What we’re referring to, of course, is Mozilla’s pre-alpha release of Firefox Mobile, a.k.a. Fennec. The early test version was made available to HTC Touch Pro, but to the dismay of many an excited mobile enthusiast, wouldn’t load any Web pages.
How It Went Down
Picture this: Eager testers downloaded what was reported to be Mozilla's milestone release onto their HTCs and started it up. Just as their eyes began to widen in anticipation of a fancy welcome or startup message, a checkered screen appeared instead. And it stayed that way. Frantic testers scrolled up and left, entered URLs, but no dice.
Wrote PCMag.com's columnist Sascha Segan, "If this is a milestone, it's marking a pit stop. Better luck next time, Mozilla folks."
Mozilla Mobile team member Mark Finkle tried to clear up some of the confusion by claiming that the problem appears to be memory-related. Windows Mobile devices have some restrictions around memory use and that's what he says his team is now trying to work around. But obviously they haven’t quite figured it out yet. On Mark’s blog he writes, "When we figure out the true cause and get a solution in place, we’ll be sure to blog the details." That’s…comforting?
Unsurprisingly, the Web-verse is not happy. Following Segan’s comment was a slew of similar jabs at Mozilla. Chris Keall of The National Business Review says, “Mozilla does mobile – but this fox is a dog”. Other publications have called the mishap a “showstopper”.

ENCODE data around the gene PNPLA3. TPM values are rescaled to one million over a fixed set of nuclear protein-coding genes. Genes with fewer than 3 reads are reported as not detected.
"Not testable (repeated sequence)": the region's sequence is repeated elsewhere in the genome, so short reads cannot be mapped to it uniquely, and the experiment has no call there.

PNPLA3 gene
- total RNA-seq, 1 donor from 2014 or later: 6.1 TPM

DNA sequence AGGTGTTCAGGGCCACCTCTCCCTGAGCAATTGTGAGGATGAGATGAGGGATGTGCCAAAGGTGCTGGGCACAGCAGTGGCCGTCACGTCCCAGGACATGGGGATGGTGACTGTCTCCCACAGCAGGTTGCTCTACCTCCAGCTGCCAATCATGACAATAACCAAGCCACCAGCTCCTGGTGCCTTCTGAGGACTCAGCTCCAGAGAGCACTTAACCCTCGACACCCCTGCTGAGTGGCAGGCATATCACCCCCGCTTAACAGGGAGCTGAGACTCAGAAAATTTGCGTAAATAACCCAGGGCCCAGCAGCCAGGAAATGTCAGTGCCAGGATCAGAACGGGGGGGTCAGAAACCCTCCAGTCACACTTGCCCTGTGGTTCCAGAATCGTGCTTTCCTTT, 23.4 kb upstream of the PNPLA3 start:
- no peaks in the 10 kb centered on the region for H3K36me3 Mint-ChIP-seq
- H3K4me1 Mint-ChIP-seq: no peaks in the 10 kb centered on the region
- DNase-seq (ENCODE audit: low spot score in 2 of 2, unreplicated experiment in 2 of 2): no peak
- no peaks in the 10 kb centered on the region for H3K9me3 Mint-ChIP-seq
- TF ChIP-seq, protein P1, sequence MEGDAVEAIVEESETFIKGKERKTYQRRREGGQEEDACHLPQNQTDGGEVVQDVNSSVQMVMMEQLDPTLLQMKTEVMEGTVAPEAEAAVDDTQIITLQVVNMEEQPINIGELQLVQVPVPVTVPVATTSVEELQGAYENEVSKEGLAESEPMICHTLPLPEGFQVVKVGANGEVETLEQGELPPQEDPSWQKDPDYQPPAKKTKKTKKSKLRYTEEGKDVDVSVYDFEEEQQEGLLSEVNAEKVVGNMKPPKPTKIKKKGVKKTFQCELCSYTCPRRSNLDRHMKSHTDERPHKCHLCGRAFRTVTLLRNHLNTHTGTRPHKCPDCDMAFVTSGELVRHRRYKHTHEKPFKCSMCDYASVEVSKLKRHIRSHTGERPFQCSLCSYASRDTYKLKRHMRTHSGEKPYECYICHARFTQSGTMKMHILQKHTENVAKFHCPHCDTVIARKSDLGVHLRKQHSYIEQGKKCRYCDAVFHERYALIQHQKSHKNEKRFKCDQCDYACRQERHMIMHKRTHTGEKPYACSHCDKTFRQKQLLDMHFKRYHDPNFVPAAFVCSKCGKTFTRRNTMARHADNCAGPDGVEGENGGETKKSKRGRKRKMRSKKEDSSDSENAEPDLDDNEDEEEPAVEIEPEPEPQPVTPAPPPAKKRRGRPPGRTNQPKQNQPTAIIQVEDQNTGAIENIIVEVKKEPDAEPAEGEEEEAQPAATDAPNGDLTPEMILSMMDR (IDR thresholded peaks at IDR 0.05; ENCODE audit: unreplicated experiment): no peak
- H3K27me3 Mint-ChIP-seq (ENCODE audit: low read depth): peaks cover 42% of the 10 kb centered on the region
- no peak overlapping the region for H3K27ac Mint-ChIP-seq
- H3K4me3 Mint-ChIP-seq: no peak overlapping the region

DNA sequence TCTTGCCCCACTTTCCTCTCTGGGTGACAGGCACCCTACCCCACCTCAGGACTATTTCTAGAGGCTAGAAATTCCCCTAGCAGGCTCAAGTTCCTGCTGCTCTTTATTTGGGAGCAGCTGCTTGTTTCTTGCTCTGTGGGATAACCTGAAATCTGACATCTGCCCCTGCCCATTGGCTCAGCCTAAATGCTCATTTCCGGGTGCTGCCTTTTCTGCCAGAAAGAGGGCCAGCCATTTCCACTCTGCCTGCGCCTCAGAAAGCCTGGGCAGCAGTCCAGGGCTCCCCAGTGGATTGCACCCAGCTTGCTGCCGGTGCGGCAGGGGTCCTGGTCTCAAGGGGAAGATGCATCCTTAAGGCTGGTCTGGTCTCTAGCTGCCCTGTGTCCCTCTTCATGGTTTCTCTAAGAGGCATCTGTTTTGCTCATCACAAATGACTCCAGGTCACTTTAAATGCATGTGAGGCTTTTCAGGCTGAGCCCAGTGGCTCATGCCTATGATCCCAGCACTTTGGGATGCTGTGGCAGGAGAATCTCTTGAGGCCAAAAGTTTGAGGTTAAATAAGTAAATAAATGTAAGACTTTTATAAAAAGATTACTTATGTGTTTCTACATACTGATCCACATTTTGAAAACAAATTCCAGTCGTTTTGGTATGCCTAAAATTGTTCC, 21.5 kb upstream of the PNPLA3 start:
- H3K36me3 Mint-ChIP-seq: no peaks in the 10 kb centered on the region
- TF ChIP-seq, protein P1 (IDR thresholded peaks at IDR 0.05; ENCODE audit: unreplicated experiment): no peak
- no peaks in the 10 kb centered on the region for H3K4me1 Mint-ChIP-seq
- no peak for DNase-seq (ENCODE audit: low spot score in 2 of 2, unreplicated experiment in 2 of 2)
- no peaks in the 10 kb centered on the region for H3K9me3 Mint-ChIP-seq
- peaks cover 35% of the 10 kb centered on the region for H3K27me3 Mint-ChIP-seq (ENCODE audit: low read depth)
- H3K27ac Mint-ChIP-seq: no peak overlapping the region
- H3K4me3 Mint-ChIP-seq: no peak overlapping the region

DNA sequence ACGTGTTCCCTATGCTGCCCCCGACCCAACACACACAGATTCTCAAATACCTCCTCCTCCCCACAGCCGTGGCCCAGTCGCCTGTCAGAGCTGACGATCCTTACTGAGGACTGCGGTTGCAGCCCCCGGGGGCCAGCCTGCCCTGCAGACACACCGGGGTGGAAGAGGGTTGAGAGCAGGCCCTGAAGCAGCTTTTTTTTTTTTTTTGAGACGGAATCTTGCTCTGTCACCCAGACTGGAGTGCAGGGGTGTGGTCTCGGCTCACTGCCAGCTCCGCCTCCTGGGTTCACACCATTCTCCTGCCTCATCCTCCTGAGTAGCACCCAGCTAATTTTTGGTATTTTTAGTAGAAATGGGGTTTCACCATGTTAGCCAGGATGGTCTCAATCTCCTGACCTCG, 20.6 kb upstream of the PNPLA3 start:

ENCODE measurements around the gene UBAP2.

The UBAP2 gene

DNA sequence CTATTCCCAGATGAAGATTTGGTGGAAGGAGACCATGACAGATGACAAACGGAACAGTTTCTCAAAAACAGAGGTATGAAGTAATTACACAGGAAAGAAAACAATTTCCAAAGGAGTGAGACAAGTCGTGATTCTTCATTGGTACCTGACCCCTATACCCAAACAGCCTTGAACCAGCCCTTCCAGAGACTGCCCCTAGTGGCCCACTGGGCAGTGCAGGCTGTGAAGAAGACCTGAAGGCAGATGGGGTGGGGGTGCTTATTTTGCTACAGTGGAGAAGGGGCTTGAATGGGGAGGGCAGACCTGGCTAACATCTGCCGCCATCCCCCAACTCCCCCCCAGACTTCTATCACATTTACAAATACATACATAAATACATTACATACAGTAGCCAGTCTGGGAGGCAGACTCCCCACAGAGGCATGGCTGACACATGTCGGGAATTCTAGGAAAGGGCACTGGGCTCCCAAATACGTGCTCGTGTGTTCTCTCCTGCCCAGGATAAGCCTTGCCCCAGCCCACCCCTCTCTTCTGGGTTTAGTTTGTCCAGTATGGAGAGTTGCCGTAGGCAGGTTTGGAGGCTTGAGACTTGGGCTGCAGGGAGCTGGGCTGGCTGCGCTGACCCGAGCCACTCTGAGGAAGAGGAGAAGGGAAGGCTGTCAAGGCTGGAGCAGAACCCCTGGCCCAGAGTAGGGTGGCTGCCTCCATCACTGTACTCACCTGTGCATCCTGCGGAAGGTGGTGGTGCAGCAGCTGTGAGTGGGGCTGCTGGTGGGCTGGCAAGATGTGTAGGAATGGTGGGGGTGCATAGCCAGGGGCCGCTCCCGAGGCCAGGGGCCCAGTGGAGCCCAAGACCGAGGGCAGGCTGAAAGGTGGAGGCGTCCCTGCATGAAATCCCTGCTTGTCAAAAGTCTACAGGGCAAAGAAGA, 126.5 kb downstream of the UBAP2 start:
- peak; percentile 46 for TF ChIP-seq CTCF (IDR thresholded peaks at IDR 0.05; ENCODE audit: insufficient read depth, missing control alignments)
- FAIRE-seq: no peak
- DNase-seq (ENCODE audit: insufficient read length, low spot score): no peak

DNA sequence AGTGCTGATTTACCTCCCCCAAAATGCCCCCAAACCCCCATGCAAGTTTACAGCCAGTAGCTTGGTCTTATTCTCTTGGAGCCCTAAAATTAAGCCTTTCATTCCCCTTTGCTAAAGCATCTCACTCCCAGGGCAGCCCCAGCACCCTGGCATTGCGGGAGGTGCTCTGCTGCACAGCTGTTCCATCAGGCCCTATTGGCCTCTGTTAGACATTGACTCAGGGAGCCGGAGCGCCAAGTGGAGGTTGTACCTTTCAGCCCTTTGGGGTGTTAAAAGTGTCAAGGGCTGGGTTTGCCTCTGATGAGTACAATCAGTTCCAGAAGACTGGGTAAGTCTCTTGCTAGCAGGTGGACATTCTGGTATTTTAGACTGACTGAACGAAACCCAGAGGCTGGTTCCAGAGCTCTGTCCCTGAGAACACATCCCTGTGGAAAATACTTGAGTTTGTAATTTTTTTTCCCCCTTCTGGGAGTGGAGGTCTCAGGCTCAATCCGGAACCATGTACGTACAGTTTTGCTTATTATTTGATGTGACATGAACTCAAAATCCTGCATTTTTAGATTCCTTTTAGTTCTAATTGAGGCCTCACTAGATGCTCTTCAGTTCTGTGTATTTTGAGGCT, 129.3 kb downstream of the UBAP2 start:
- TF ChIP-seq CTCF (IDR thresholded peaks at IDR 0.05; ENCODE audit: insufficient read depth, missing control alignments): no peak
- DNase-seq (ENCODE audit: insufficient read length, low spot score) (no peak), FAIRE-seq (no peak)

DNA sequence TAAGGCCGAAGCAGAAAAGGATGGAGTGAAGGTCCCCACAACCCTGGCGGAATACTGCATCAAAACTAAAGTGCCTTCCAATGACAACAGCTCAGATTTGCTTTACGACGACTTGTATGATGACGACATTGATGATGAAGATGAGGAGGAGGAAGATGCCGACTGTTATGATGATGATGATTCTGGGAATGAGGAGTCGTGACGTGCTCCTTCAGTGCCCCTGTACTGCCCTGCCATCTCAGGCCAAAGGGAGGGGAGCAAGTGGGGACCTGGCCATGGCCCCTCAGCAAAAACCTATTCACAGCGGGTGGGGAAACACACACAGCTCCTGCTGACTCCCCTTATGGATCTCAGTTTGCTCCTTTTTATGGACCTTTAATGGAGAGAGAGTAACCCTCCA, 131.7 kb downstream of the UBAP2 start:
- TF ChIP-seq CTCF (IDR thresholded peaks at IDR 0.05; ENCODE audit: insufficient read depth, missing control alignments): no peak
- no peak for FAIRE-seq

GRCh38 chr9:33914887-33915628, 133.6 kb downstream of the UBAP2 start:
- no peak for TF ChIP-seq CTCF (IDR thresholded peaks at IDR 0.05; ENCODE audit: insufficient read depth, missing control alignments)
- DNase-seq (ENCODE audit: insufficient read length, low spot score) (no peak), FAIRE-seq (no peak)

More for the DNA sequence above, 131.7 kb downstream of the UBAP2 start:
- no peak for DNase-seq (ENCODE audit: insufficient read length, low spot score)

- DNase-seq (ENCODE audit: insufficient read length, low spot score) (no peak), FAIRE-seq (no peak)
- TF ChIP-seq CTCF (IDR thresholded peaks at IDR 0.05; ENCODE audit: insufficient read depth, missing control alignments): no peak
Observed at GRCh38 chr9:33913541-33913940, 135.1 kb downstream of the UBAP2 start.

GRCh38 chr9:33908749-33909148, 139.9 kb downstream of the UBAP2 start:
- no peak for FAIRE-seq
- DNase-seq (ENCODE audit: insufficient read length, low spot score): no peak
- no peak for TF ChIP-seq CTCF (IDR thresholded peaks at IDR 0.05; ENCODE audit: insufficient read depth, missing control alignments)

Don’t Judge a Mobile Browser By Its Desktop Success
Mozilla has struggled for years to get a working browser to the mobile market. Remember Minimo? In 2004 the project was promising enough to attract Nokia's pocketbook. The effort slowly fizzled, however, and in late 2007 Mozilla said it would discontinue work on Minimo and focus on a new effort that became known as their newest failure, Fennec.
Mozilla also spent some time developing a lesser known project called Joey, which let users clip and save text, photos and videos while using a PC, and then access that content through a browser on a cell phone. That too died out after about a year and is no longer supported.
Meanwhile, it's been all good in the 'hood for other mobile browsers. To the surprise of, well, nobody, Apple raised the mobile browsing bar with its version of Safari on the iPhone. The browser displays Web pages just as they appear on a computer and lets users zoom in to read sections. Microsoft reportedly has it in the works to offer an updated version of IE Mobile that similarly makes it easy for users to zoom in on Web pages.
And let's not forget about Opera, who burst onto the mobile scene somethin' fierce with Opera Mini, now being used on millions of devices worldwide. Newcomer Skyfire has also made some recent headway with their mobile offering. The newest version of their browser features a Friendfeed-like start portal and delivers news from RSS sources as well as updates from Facebook and Twitter.
In all fairness, Mozilla's release is pre-beta, which means they're allowed some mistakes. We don't think anyone anticipated a goof this huge, however, and perhaps a result will be the realization that big names don't always equal good products.